Pronounced: mo-lus-kum kon-ta-je-o-sum
Molluscum contagiosum is caused by a virus. The virus can be spread from:
Factors that increase your risk of getting molluscum contagiosum include:
Symptoms may include:
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Diagnosis is usually made based on the lesion appearance. Sometimes a biopsy will be taken to rule out other conditions. A biopsy is the removal of a small sample of the area. The sample will be looked at under a microscope.
Molluscum contagiosum usually goes away on its own within six months to two years without any treatment. For people with HIV, the lesions usually persist and spread indefinitely. Your doctor may recommend the removal of some lesions to prevent the spread of the infection or to avoid infecting others.
Treatment options include the following:
American Academy of Dermatology
American Social Health Association
Canadian Dermatology Association
Public Health Agency of Canada
American Academy of Dermatology. Molluscum contagiosum. American Academy of Dermatology website. Available at: http://www.aad.org/dermatology-a-to-z/diseases-and-treatments/m---p/molloscum-contagiosum. Accessed May 29 2013.
Dohil MA, Lin P, et al. The epidemiology of molluscum contagiosum in children. J Am Acad Dermatol. 2006;54(1):47-54.
Hanson D. Diven DG. Molluscum contagiosum. Dermatology Online J. 2003;9(2):2.
Molluscum contagiosum. EBSCO DynaMed website. Available at: https://dynamed.ebscohost.com/about/about-us. Updated April 24, 2012. Accessed May 29, 2013.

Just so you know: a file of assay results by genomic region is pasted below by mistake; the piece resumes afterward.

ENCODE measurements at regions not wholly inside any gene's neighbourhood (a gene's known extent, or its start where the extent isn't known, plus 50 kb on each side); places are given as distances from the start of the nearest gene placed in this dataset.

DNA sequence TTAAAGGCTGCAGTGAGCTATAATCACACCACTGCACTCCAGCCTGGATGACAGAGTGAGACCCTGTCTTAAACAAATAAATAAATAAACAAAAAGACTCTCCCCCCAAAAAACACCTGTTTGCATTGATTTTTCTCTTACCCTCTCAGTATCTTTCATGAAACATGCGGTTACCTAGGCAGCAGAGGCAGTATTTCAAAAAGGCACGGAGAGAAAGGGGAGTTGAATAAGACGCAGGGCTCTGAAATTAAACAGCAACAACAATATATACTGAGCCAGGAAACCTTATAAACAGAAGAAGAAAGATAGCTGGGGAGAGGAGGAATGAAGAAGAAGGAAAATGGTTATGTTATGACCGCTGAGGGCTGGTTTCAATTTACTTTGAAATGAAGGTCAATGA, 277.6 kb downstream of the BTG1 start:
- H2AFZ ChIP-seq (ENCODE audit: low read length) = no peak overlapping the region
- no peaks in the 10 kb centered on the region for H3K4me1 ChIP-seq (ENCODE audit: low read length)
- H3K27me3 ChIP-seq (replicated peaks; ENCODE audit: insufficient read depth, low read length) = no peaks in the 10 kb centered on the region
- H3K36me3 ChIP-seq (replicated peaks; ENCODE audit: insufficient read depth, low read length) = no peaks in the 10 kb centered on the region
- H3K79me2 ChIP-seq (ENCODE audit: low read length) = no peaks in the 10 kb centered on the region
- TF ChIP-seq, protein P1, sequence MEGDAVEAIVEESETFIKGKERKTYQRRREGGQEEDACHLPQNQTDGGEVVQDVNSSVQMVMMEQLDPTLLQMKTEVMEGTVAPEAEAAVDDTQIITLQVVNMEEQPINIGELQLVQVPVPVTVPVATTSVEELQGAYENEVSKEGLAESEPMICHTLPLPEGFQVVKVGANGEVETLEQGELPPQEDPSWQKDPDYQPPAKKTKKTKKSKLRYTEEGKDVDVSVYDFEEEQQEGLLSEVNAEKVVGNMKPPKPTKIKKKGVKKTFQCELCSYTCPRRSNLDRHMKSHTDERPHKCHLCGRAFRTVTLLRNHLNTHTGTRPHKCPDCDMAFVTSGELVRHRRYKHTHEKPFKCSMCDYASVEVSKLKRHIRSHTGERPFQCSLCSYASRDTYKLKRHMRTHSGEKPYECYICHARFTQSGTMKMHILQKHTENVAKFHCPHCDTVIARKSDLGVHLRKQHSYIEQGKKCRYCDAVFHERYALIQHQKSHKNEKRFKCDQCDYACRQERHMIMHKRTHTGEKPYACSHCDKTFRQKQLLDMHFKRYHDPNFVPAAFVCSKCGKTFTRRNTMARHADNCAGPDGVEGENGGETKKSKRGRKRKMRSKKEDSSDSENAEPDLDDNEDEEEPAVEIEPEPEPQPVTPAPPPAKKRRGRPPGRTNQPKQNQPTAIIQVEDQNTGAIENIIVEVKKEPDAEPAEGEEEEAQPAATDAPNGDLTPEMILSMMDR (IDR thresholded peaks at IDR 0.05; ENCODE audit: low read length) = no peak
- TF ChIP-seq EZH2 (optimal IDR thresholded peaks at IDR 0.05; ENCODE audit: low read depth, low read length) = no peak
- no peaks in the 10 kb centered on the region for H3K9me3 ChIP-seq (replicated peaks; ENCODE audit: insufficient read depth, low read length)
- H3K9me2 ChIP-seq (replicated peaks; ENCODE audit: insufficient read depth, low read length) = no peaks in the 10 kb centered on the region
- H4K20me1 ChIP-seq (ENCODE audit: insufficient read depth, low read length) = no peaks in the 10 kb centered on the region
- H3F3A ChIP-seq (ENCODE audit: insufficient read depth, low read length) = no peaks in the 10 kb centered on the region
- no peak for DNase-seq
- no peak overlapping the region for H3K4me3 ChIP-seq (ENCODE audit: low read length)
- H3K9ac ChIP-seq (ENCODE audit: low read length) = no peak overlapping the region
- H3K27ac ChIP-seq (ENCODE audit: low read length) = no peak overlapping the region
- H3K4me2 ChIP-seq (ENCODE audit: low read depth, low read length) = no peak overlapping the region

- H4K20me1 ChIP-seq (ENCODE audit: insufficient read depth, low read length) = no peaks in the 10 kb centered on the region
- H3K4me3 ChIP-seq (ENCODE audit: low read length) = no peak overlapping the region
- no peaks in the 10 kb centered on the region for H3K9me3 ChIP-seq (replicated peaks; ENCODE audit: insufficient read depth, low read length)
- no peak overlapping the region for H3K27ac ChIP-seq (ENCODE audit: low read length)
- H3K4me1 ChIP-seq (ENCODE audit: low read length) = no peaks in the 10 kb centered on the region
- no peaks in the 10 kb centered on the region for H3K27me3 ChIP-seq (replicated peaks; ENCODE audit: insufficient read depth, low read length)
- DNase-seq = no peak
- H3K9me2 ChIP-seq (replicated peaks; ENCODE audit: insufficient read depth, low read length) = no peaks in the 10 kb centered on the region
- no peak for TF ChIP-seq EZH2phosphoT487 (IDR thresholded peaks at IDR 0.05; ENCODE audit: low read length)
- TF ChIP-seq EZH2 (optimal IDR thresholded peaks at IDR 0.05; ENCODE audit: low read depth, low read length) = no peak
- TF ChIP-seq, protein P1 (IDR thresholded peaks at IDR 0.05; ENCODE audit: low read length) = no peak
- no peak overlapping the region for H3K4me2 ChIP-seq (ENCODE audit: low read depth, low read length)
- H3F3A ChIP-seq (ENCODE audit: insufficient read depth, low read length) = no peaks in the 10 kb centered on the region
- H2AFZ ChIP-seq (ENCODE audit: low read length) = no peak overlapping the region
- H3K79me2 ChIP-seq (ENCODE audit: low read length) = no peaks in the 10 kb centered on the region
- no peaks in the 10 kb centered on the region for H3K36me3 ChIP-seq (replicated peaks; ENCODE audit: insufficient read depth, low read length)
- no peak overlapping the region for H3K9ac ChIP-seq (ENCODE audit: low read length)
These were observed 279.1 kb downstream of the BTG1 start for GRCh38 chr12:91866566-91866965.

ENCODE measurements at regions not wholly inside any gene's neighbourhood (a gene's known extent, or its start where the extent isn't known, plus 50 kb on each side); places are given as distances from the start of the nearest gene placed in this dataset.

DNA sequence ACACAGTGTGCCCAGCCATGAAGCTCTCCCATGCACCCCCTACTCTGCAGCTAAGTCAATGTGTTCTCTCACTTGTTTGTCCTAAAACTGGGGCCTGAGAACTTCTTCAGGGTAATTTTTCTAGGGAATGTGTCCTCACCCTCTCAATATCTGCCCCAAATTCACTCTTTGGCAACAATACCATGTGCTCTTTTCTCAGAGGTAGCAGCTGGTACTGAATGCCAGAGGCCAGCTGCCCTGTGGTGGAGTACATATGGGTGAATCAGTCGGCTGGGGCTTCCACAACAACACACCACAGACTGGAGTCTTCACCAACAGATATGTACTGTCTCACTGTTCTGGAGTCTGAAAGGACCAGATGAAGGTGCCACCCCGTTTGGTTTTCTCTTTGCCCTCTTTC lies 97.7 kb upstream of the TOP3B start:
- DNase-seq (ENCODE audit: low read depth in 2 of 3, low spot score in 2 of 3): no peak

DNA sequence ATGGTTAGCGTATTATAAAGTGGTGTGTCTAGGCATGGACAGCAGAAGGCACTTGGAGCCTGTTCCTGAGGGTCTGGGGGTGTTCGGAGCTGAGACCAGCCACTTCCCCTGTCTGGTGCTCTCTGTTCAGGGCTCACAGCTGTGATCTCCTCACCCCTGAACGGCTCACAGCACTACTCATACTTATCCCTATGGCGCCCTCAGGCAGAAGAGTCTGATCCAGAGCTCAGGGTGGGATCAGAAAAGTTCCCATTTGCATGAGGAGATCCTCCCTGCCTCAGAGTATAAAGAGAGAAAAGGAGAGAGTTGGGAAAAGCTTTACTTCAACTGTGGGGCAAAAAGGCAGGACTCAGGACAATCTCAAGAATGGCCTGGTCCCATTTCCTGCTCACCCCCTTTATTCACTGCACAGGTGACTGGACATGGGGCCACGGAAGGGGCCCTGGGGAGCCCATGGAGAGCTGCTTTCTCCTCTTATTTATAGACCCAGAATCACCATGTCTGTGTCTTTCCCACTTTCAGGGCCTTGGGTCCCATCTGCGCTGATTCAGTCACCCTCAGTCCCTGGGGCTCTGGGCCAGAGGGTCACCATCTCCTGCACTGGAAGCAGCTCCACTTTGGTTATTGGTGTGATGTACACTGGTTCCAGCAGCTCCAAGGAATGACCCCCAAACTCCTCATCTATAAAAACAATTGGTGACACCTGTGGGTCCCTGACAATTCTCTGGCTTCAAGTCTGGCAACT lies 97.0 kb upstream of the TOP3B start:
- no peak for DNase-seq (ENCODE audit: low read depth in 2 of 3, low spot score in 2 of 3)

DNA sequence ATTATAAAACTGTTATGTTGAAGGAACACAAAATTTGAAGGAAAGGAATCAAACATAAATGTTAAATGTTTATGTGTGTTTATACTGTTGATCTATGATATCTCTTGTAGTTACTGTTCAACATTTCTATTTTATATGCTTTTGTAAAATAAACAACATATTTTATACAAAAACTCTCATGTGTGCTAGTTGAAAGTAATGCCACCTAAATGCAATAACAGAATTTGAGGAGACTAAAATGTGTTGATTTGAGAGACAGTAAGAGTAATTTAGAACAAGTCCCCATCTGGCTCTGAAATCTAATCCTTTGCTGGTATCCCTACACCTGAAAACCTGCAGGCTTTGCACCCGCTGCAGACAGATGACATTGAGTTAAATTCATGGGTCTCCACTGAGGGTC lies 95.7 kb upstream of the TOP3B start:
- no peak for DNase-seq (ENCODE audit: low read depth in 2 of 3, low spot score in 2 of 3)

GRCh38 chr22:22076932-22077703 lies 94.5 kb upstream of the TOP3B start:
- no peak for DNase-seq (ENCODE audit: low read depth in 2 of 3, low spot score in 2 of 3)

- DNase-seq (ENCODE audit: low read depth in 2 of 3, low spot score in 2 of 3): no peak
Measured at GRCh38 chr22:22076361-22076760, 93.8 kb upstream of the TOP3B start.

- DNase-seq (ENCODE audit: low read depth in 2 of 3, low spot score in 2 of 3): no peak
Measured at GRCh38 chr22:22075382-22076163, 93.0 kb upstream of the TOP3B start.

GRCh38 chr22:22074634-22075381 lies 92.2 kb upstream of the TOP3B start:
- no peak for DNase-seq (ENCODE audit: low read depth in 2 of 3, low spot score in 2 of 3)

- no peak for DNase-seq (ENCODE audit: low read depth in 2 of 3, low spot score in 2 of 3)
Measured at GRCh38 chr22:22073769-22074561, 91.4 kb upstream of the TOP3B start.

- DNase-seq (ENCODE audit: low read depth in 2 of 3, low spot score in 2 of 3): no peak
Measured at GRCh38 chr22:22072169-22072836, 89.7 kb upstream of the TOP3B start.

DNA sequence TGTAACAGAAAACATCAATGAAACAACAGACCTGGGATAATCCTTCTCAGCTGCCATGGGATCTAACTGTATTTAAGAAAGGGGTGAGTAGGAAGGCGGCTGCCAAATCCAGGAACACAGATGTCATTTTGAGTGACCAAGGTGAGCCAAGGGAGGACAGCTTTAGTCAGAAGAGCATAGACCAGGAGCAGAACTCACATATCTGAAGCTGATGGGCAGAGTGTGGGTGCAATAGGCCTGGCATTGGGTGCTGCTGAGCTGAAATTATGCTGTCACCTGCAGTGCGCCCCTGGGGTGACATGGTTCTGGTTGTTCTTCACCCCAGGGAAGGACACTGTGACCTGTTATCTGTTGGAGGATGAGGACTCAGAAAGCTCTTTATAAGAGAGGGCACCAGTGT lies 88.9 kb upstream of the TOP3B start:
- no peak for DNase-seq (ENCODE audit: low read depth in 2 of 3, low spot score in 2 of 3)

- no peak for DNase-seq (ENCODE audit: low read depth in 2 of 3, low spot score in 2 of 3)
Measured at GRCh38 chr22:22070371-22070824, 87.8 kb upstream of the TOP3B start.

Molluscum contagiosum: questions & answers. American Social Health Association website. Available at: http://www.ashastd.org/std-sti/molluscum-contagiosum.html. Accessed May 29, 2013.
Stulberg DL, Hutchinson AG. Molluscum contagiosum and warts. Am Fam Physician. 2003;67(6):1233-1240.
Theos AU, Cummins R, et al. Effectiveness of imiquimod cream 5% for treating childhood molluscum contagiosum in a double-blind, randomized pilot trial. Cutis. 2004;74(2):134-138,141-142.
Last reviewed May 2013 by Brian Randall, MD
Please be aware that this information is provided to supplement the care provided by your physician. It is neither intended nor implied to be a substitute for professional medical advice. CALL YOUR HEALTHCARE PROVIDER IMMEDIATELY IF YOU THINK YOU MAY HAVE A MEDICAL EMERGENCY. Always seek the advice of your physician or other qualified health provider prior to starting any new treatment or with any questions you may have regarding a medical condition.
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